With this in mind there also other, more extreme measures some are willing to take. I have witnessed first hand the damage that can be done when someone takes the decision into their own hands to self wean or, at worst, stop taking their medication cold turkey. Some, frustrated by the waiting game and the never-ending to and fro’ between NHS services, self medicate out of desperation to feel normal, or even just feel. Most commonly, drugs such as cannabis and alcohol are used. However in some cases, patients use the very medication that is meant to help them including Prozac, Valium and antidepressants to manage their symptoms.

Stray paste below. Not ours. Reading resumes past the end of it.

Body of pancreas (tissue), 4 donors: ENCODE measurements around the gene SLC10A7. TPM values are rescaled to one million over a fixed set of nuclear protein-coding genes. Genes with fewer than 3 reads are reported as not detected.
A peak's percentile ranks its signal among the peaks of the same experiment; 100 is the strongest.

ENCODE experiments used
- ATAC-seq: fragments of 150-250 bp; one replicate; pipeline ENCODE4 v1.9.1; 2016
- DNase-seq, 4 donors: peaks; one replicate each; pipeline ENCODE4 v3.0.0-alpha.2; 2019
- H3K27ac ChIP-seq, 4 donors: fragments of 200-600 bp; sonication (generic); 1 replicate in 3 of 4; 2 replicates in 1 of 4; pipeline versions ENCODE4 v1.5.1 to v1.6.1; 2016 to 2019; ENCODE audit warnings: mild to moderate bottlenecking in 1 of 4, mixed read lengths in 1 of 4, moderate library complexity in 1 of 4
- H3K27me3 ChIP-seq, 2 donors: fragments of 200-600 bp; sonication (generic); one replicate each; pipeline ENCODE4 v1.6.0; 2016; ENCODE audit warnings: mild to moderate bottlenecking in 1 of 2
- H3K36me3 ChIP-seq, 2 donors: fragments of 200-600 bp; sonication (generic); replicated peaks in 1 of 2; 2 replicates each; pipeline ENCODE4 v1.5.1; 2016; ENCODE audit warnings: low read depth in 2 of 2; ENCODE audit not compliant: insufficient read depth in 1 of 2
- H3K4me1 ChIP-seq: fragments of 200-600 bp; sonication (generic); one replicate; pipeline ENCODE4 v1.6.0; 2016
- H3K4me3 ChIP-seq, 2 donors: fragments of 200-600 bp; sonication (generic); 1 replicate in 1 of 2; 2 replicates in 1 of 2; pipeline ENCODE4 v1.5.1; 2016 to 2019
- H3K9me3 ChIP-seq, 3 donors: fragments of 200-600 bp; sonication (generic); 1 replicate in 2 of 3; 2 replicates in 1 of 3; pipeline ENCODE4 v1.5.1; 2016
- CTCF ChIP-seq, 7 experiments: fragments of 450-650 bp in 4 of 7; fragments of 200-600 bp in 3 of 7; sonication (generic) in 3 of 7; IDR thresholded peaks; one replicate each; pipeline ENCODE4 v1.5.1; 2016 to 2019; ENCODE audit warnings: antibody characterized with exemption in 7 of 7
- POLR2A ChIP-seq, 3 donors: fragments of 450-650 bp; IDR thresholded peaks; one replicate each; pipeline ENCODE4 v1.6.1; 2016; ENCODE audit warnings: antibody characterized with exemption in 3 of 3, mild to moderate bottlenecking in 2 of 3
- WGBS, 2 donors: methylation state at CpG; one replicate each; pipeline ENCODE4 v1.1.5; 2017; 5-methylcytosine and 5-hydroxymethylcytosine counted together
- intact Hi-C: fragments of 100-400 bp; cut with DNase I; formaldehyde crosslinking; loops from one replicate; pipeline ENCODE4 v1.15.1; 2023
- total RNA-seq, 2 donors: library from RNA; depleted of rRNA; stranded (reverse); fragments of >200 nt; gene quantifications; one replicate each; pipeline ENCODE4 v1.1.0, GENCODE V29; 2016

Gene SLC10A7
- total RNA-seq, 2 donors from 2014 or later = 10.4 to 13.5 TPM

Although sometimes tempting – and I am guilty of it myself – you should never increase, decrease or suddenly stop your medication without approval from your GP or psychiatrist. To do so will result in adverse effects (and after skipping only two days of pills I can assure you, it’s not fun). For this reason it is important that we lean on others who are willing to take the weight, attend therapy sessions if they are offered and experiment with your GP until you find a medication that works for you. Ultimately, don’t give up and make sure you recognise your own achievements, no matter how insignificant you think they are.
The above article is intended only as guidance and is not professional medical advice. You should always ask your GP or psychiatrist before trying herbal medication, any alternative therapies or seeking treatment before diagnosis.